What does the Bible say about science? I recognize that this may be unsatisfying, but the short answer is that the Bible says very little about questions that we view as part of the scientific inquiry. One of my professors in seminary said it well when he said that science is the study of how the universe works; however, science is incapable of answering the question of why the universe works the way it does. On the other hand, religion tells the story of why the universe is the way it is, but is not primarily concerned with the processes that govern how the universe works.
A prime example: in the first two chapters of Genesis, we get two different origin of the cosmos stories. In the first story, the universe begins as a wet, chaotic, formless nothing, which God hovers over and by speaking, introduces order. God separates light from dark, day from night, sky from surface, land from sea, plants from animals, birds from fish, mammals from reptiles, and as the final act, God separates, from the rest of creation, a human. All of these acts are seen as good and all of them flow from evening into morning.
In the second account (beginning at Genesis 2:3), the earth is dry and dead, but God brings forth life, water flows from the surface of the dry, dead surface of the earth, and God takes dust from the dry, dead surface of the earth, forms that dust into a human form, and breathes life into Adam. In the first narrative, everything is good, but in the second, Adam is working in the garden and God says, "it is not good for man to be alone, I will make a helper suitable for him."(v.18) God then brings forth even more life out of the dry, dead ground. Animals of every shape and size, but no animal is found a suitable companion. Until God finally puts Adam in a deep sleep, removes one of his ribs and from the rib creates a woman.
Now, science might ask the question, which of these creation possibilities is true? Was the earth a wet, formless void that God separates to create order, saving humans for last? Or was the earth a dry, dead planet that God brought life to, beginning with humans?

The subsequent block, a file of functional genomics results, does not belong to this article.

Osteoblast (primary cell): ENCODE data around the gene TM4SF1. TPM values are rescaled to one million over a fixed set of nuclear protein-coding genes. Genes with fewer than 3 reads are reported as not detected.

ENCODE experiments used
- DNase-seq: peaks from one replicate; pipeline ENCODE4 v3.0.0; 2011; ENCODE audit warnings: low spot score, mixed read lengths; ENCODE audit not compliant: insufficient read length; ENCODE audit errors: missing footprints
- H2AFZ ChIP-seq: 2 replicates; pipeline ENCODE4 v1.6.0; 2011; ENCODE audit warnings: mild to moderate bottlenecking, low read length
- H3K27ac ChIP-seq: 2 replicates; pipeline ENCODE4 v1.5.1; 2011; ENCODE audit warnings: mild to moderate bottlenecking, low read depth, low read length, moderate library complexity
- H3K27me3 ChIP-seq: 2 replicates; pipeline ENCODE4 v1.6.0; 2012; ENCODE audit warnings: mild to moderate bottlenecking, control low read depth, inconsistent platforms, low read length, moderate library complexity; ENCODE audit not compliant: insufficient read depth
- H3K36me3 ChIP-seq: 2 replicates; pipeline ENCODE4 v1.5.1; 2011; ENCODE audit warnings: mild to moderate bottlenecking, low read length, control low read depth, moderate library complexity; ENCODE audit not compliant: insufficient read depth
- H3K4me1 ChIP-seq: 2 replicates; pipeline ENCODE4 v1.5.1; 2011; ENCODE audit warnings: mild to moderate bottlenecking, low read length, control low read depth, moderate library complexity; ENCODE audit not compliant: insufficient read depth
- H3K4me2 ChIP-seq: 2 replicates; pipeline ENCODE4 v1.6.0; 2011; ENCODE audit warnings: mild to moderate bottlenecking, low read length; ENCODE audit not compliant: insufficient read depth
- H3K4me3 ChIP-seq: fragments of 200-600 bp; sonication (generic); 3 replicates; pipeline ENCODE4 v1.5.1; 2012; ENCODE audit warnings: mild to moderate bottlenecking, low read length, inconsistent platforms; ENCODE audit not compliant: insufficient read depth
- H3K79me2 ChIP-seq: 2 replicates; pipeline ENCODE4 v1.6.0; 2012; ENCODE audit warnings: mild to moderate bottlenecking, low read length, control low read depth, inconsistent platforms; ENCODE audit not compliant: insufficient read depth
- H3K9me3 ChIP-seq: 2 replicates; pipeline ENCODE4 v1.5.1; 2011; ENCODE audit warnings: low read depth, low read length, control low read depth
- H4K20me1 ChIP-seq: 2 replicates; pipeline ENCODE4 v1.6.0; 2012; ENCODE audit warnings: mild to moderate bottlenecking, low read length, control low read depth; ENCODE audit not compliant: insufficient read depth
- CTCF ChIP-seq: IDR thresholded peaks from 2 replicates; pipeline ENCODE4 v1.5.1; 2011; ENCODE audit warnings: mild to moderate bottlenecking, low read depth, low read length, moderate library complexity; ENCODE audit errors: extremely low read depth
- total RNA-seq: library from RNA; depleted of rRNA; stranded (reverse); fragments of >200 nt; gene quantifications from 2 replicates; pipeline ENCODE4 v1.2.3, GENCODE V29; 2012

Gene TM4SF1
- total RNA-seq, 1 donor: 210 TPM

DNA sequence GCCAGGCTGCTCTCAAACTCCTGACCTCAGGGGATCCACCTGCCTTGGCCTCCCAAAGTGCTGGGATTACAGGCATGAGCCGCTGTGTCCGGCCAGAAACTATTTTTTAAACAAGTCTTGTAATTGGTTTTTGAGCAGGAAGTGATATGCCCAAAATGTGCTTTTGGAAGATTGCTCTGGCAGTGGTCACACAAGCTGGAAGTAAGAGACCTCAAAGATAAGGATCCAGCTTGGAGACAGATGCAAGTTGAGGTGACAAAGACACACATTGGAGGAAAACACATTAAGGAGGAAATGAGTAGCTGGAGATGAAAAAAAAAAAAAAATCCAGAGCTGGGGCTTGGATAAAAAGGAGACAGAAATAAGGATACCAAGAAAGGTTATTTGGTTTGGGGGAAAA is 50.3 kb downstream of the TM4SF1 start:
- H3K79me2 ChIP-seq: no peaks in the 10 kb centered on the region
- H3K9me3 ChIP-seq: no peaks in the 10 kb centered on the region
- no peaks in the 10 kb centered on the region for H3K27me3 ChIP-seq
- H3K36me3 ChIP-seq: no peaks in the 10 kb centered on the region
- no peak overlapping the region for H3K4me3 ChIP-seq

But religion asks the question what is true about these creation stories? As Christians we don't say that one creation narrative is true and the other is false, we recognize that neither narrative is presented as a scientific or historical telling of the origin of the universe, rather these two creation stories are given to us to teach us from the very beginning of the Bible some fundamental truths about who God is. And what are these truths?
- When God speaks, things happen.
- God is a creator of order, not of chaos.
- Creation is good.
- God is a giver of life.
- God has created humans in the image of God.
Additionally, we should point out that the vast majority of scientists throughout human history and according to a 2009 study, 60% of scientists working today believe in the divine and 40% have a religious practice. Science and religion aren't the competing worldviews the media makes them out to be. Science and religion continue to exist as partners in the pursuit of truth. We need not be afraid of learning about how the world works from our brothers and sisters pursuing the scientific inquiry. We shouldn't feel the need to defend the narratives of the Bible against scientific scrutiny. The Bible is a religious text, whose primary purpose is to tell us about God. It wasn't written as a scientific hypothesis, and it is unfair to treat it in that way.
Rather, we can affirm, like St. Augustine, that all truth is God's truth and sincerely do our best to understand how the world works, and praise God throughout the process for God's creativity and care to even the smallest details.